This is the lead-in to an article by Jocelyn Glei called “The Top 5 Qualities of Productive Creatives (And How to Identify Them)”:
“A recent BusinessWeek article reported that, “According to a new survey of 1,500 chief executives conducted by IBM’s Institute for Business Value, CEOs identify ‘creativity’ as the most important leadership competency for the successful enterprise of the future.” While the study’s results will come as no surprise to hard-working creative professionals, they do raise an important question: How do we identify – and hire for – the qualities that add up to creativity?”
(I hope you’ll take the time to read the whole thing – you can find it here – because then the rest of this thing will make sense!)
Of course “CEOs identify ‘creativity’ as the most important leadership competency for the successful enterprise of the future.” That is old news. The bigger question for those same CEOs is whether or not they will lead the creation of environments in which those “creatives” (and every other employee) can express the full extent of their creativity. It’s almost quaint that in 2013 we’re still talking about “identifying creatives” when everyone knows that 75% of the workforce is actively disengaged. And we know that they are disengaged because, as Gary Hamel says, organizations are a “buzzkill.” They default to conformity and compliance over creation and connection.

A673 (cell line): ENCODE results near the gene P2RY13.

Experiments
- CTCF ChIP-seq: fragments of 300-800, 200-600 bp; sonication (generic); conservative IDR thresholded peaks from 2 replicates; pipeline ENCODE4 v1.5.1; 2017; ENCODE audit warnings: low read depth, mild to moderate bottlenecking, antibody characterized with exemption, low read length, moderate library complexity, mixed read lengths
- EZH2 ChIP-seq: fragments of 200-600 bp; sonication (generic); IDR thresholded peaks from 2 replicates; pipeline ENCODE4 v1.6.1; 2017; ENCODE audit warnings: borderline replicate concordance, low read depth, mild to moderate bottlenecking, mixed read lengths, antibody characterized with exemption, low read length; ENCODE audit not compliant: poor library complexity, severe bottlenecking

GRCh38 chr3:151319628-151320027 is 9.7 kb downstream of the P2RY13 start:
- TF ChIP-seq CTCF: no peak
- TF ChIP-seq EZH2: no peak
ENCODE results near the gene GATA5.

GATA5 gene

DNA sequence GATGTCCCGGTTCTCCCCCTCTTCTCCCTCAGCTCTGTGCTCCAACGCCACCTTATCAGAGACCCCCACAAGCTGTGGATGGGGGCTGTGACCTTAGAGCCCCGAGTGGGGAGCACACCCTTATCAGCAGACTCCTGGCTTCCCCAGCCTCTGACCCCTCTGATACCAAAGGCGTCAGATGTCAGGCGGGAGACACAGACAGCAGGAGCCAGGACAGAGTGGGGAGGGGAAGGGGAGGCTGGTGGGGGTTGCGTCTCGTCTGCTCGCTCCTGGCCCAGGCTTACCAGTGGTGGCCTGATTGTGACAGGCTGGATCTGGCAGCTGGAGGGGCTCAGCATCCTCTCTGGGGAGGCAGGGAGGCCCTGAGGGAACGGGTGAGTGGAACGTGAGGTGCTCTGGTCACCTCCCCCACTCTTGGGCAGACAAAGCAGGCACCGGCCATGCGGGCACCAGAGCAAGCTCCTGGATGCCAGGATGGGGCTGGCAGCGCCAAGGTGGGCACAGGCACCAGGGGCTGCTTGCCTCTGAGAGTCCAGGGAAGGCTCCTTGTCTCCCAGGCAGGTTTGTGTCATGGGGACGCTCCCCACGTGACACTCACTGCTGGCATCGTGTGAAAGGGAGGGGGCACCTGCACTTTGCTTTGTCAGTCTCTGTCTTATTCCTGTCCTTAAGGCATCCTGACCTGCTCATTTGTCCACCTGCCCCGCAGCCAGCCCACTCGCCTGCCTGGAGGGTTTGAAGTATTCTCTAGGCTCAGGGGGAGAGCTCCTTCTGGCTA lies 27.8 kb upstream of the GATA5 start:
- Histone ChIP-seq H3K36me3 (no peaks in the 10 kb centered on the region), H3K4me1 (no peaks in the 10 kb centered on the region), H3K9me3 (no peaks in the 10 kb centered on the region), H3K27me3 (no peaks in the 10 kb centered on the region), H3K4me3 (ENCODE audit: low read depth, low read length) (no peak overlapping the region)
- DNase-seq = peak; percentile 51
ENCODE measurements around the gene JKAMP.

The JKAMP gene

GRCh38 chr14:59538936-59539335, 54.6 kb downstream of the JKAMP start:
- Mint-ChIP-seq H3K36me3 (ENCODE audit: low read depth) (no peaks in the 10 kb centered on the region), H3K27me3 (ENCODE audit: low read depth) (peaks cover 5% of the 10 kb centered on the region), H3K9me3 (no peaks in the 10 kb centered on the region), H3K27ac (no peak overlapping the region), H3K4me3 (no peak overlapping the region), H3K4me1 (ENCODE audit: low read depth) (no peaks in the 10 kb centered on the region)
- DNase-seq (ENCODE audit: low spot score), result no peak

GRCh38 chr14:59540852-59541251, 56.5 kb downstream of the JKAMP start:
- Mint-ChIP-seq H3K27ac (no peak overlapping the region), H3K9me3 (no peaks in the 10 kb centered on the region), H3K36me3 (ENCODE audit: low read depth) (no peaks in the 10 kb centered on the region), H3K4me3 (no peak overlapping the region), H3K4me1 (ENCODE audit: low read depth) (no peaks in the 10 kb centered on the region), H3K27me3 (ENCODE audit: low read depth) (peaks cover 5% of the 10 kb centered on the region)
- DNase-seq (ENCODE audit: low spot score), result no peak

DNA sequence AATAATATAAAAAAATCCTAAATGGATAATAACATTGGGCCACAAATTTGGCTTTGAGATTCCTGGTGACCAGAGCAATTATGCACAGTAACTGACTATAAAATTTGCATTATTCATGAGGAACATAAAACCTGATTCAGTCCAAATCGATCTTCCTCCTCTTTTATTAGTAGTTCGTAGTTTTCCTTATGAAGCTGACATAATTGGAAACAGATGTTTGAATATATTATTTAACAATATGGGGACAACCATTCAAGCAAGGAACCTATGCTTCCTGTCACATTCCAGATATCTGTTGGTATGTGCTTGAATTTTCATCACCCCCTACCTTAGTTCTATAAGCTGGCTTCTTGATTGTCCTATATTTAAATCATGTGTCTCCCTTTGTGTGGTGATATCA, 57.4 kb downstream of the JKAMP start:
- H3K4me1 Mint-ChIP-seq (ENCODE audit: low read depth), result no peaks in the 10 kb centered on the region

And why is that? Because it’s a big, messy, chaotic world and our senior leaders are deeply conditioned to respond to that mess with control and constraint rather than curiosity and collaboration; to close off rather than open up; to stay safe in the spirit of preservation instead of exploring the edges in the spirit of growth and possibility.
We take for granted that finding and hiring more creative employees will lead to innovation and renewal. Shouldn’t we start to ask ourselves whether or not our organizational environments are set-up to maximize their creative output rather than demand their creative compliance?